If you want to be tough like Jordan McKnight, you’ll need the right training gear.

Okay, gear alone won’t make you awesome, but it’s a start. For Jordan McKnight, athleticism is crucial. Not just because it helps him pursue excellence in trail running and ultra-marathoning, but because it could also save his life. For the last 15 years, McKnight has worked as a wildland firefighter. He’s also competed in 45 marathons and 15 or more ultras during that time. For McKnight, these two parts of his life are inseparable.

Running frequently on trails allows McKnight to focus on perseverance through pain. A typical day as a wildland firefighter can include parachuting into a remote location and hiking 10-15 miles with 130-150 pounds of gear. “It requires you to be focused on the next step. Breathing. Posture. Balance. It transports you out of your head and brings you to where your next footfall is going to be. The tough running days are as physically demanding as anything else I’ve ever done,” he says.

Here’s the training gear McKnight never hits the trails without:


 “I’m a total data nerd, and I consider this essential, especially when I’m running trails that I’ve never been on. Having it on my wrist helps me push myself when I’m slacking. I also use it during occasional forays into cross training—biking, swimming, even hiking.”


“I hate replacing shoes, because it seems like new versions never fit like the old ones. These were great on rocky trails in Arizona, where I lived before I moved to Florida, and have proven pretty competent on sandy and mixed trails in Florida, too. Someday I’ll have to replace them…”


“Wildland firefighters have to take a fitness test every year. We have to complete three miles in 45 minutes with a 45 lb. pack or vest. You’re not supposed to run, which, for a runner, makes the test much harder. A few times a year I like to go out and see how fast I can do it. The vest is also a great companion for some bodyweight exercises like push-ups, pull-ups, lunges, etc.”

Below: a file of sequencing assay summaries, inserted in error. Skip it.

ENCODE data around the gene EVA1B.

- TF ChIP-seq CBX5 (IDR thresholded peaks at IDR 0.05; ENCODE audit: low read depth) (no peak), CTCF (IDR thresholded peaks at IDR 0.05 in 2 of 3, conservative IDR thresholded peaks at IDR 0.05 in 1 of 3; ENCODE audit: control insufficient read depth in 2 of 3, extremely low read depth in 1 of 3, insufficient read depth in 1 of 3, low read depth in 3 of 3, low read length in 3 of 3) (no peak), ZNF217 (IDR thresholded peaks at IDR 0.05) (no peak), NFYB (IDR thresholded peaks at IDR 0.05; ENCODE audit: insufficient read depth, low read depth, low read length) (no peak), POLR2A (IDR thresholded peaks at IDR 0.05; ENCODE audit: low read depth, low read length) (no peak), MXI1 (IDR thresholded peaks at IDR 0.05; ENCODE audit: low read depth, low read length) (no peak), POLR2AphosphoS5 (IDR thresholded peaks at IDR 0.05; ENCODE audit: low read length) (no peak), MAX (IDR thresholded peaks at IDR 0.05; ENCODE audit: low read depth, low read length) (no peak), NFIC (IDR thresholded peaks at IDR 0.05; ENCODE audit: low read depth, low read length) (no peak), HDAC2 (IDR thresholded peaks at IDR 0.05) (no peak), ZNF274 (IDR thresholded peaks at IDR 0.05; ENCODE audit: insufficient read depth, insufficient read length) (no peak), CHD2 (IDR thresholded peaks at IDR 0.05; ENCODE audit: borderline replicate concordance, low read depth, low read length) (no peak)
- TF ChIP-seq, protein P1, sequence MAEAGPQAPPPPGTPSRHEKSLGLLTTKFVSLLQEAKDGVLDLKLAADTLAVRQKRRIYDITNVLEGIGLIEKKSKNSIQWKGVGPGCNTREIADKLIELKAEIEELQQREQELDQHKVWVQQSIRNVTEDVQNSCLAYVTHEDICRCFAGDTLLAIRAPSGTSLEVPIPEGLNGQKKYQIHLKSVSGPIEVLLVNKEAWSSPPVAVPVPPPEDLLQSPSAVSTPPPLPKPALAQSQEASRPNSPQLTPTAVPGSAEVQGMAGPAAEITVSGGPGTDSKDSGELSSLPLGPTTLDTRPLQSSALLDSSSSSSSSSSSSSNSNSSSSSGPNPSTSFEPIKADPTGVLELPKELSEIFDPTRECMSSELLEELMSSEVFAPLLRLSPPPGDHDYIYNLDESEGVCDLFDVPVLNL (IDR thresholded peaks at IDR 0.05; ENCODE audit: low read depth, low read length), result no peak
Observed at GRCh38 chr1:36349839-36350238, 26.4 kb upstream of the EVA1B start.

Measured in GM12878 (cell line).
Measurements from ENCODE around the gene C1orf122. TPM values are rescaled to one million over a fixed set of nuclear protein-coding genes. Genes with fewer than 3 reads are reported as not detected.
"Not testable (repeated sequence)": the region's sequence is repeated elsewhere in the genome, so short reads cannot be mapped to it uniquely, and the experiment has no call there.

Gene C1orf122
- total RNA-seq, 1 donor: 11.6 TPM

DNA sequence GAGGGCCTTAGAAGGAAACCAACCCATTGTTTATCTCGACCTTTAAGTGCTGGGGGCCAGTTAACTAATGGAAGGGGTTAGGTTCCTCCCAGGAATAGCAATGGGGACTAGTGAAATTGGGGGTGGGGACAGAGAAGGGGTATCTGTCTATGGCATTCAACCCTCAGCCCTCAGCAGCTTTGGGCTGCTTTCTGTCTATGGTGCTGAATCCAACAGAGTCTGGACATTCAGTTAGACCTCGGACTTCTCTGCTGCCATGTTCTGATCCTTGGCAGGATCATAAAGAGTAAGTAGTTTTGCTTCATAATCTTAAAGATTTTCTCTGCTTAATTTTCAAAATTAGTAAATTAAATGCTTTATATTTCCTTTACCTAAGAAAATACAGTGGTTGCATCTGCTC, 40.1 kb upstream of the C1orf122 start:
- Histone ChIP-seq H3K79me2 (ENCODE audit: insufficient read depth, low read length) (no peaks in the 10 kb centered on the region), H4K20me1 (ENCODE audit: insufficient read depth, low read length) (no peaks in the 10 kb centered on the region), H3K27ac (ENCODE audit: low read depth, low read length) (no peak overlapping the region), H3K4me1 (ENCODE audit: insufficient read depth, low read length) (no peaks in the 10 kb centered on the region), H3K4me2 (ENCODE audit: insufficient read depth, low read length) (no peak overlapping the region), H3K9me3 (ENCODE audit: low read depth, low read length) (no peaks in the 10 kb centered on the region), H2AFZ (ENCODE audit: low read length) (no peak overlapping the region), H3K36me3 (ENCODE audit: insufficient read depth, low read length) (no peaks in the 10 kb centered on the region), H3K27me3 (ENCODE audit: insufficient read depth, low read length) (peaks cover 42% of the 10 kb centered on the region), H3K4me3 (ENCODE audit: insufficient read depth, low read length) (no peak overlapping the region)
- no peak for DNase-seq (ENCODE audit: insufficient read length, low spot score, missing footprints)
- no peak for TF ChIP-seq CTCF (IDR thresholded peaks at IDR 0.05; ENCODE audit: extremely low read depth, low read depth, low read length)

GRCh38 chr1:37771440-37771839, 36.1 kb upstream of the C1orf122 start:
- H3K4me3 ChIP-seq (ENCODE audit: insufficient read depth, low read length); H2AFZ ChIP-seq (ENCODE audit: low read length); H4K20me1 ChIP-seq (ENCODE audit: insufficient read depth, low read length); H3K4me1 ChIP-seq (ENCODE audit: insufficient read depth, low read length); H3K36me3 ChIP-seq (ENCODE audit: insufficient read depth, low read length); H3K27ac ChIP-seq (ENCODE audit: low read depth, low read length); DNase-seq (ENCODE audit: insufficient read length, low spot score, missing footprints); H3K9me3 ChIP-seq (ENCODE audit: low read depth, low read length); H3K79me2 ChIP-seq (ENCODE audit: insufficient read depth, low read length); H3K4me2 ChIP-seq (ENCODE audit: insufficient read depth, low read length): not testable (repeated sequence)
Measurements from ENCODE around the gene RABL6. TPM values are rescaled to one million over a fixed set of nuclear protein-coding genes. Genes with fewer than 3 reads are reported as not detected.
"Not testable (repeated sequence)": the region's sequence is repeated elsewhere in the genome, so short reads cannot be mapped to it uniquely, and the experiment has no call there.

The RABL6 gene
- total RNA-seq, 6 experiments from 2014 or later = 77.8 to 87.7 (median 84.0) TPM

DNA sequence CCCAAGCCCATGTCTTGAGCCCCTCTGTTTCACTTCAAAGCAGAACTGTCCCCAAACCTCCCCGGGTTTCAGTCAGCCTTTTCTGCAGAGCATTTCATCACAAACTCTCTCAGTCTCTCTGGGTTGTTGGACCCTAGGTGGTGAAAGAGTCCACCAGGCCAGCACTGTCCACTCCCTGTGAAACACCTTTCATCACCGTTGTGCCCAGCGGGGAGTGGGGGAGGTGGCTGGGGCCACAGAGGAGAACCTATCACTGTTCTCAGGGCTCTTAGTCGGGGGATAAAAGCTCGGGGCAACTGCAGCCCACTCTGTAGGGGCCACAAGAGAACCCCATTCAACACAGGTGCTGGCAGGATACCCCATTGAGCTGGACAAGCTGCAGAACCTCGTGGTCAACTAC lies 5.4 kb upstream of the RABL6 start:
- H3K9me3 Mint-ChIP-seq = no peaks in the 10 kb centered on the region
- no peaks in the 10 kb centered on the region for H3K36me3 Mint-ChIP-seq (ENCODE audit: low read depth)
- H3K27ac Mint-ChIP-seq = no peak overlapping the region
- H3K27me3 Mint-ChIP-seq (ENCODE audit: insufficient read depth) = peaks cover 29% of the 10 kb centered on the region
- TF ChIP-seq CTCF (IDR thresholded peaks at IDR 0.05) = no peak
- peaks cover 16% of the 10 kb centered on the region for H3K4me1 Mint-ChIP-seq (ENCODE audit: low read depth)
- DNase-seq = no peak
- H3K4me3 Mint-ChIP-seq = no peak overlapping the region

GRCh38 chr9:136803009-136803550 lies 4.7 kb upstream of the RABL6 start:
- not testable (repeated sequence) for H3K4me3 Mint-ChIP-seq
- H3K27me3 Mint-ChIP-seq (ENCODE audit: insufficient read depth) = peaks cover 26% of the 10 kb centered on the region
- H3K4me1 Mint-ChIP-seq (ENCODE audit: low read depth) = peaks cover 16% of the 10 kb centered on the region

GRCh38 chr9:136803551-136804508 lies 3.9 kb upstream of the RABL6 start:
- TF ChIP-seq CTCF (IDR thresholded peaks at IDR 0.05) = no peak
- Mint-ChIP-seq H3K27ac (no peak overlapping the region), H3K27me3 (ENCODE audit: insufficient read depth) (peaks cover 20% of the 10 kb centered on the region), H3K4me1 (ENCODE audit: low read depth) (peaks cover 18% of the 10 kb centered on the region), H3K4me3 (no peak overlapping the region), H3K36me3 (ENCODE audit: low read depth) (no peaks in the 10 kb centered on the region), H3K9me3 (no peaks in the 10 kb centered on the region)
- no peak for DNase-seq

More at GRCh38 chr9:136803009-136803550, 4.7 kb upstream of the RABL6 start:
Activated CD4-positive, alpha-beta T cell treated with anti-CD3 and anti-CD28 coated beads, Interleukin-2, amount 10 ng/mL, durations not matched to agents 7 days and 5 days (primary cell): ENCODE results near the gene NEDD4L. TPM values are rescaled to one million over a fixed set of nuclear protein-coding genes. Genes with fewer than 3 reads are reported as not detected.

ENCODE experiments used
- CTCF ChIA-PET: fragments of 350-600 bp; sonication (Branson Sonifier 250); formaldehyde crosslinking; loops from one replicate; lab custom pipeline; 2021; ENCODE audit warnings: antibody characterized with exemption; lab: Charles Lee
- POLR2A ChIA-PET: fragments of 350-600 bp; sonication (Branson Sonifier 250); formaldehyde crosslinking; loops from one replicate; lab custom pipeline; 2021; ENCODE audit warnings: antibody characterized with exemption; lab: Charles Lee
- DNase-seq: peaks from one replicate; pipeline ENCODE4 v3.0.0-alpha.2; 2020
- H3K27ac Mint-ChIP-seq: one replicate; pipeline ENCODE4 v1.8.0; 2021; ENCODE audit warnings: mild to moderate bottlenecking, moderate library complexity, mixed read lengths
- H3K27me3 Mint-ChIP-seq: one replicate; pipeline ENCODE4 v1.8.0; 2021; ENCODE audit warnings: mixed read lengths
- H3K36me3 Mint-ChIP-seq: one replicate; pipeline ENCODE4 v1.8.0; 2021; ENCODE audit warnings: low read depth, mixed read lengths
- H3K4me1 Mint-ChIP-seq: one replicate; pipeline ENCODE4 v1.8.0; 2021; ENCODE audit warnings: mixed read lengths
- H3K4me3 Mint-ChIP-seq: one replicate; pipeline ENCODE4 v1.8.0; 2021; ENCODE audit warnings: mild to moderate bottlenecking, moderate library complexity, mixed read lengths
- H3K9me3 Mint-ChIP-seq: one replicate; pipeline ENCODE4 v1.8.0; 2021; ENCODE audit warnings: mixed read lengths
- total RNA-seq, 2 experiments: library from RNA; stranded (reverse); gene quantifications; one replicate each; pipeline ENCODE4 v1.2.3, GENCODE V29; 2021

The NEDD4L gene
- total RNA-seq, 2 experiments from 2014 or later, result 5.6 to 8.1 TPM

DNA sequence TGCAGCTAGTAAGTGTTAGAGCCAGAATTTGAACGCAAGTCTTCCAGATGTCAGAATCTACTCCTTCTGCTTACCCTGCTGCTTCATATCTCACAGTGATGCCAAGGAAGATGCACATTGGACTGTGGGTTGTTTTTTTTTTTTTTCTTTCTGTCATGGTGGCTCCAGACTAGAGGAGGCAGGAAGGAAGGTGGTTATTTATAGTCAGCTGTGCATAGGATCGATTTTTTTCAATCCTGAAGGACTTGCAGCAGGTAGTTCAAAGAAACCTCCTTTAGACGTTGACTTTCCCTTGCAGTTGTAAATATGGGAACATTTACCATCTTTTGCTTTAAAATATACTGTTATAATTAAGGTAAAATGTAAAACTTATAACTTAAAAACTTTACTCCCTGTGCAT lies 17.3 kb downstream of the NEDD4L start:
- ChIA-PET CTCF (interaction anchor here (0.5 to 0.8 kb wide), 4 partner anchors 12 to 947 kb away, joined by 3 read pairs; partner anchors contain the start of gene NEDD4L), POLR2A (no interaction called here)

“This is the Cadillac (or Audi) of wildland fire packs. Mystery Ranch builds a fire pack onto what is basically a heavy-duty backpacking frame. We typically carry these with 30-45 pounds of gear, but sometimes load them up for overnight trips on fires. If you’re going to be wearing your pack for 14 hours, hiking up hills (we travel all over the country), busting through brush, and have to do it 14 days in a row, this is one of the best packs you can get.”


“I only run with my phone when I’m the duty officer at work (and thus on call to initiate a fire response), but I really like some of the fitness apps. I’ve been using Sworkit Pro [an app that provides workout plans] for a while, and it’s great, especially when I’m on the road. I spend as many nights traveling to meetings and conducting training as I do on fires nowadays, and all of the exercises in Sworkit Pro can be done with a floor, a wall, and a chair, which is perfect when you’re stuck in a hotel room! Other than that, the phone is mostly a tool that distracts me from workouts.”


 “I don’t know where my wife found this super-thick yoga mat, but it’s the perfect companion to Sworkit Pro, stretching after long runs, abs. When you’re doing your workout on the gym floor of a fire operations center, you want a yoga mat. I don’t really do a lot of yoga, but I have fond memories of when I had the time to do it!”

Want more training gear? Read on:

What’s In The Bag? Triathlon Training Essentials From Julia Wreski

What’s In The Bag? Charla Goodnight’s Training Essentials For Mind And Body

Run Walk Bike: Cee Me Safety Vest